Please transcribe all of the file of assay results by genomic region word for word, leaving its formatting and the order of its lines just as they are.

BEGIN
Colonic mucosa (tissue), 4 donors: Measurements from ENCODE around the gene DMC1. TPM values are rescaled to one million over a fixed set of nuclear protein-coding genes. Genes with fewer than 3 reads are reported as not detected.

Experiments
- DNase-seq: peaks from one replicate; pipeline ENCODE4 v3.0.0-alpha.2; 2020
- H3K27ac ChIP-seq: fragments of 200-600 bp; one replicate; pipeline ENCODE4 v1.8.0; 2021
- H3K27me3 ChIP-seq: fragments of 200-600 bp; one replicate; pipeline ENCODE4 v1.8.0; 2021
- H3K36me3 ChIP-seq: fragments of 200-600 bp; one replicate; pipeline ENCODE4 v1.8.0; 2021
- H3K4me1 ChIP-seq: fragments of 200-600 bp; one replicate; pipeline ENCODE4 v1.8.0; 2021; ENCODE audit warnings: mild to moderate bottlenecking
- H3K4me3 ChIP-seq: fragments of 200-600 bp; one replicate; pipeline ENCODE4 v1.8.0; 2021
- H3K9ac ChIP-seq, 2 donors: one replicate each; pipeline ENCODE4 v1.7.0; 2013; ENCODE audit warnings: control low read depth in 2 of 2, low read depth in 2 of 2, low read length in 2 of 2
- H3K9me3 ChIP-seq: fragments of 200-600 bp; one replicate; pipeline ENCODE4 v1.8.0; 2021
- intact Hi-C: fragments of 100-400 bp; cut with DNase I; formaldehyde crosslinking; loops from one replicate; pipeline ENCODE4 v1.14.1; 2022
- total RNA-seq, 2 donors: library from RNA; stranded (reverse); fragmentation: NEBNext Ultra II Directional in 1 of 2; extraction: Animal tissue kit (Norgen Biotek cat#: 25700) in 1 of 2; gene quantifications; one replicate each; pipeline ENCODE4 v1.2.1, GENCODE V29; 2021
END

Colonic mucosa (tissue), 4 donors: Measurements from ENCODE around the gene DMC1. TPM values are rescaled to one million over a fixed set of nuclear protein-coding genes. Genes with fewer than 3 reads are reported as not detected.

Experiments
- DNase-seq: peaks from one replicate; pipeline ENCODE4 v3.0.0-alpha.2; 2020
- H3K27ac ChIP-seq: fragments of 200-600 bp; one replicate; pipeline ENCODE4 v1.8.0; 2021
- H3K27me3 ChIP-seq: fragments of 200-600 bp; one replicate; pipeline ENCODE4 v1.8.0; 2021
- H3K36me3 ChIP-seq: fragments of 200-600 bp; one replicate; pipeline ENCODE4 v1.8.0; 2021
- H3K4me1 ChIP-seq: fragments of 200-600 bp; one replicate; pipeline ENCODE4 v1.8.0; 2021; ENCODE audit warnings: mild to moderate bottlenecking
- H3K4me3 ChIP-seq: fragments of 200-600 bp; one replicate; pipeline ENCODE4 v1.8.0; 2021
- H3K9ac ChIP-seq, 2 donors: one replicate each; pipeline ENCODE4 v1.7.0; 2013; ENCODE audit warnings: control low read depth in 2 of 2, low read depth in 2 of 2, low read length in 2 of 2
- H3K9me3 ChIP-seq: fragments of 200-600 bp; one replicate; pipeline ENCODE4 v1.8.0; 2021
- intact Hi-C: fragments of 100-400 bp; cut with DNase I; formaldehyde crosslinking; loops from one replicate; pipeline ENCODE4 v1.14.1; 2022
- total RNA-seq, 2 donors: library from RNA; stranded (reverse); fragmentation: NEBNext Ultra II Directional in 1 of 2; extraction: Animal tissue kit (Norgen Biotek cat#: 25700) in 1 of 2; gene quantifications; one replicate each; pipeline ENCODE4 v1.2.1, GENCODE V29; 2021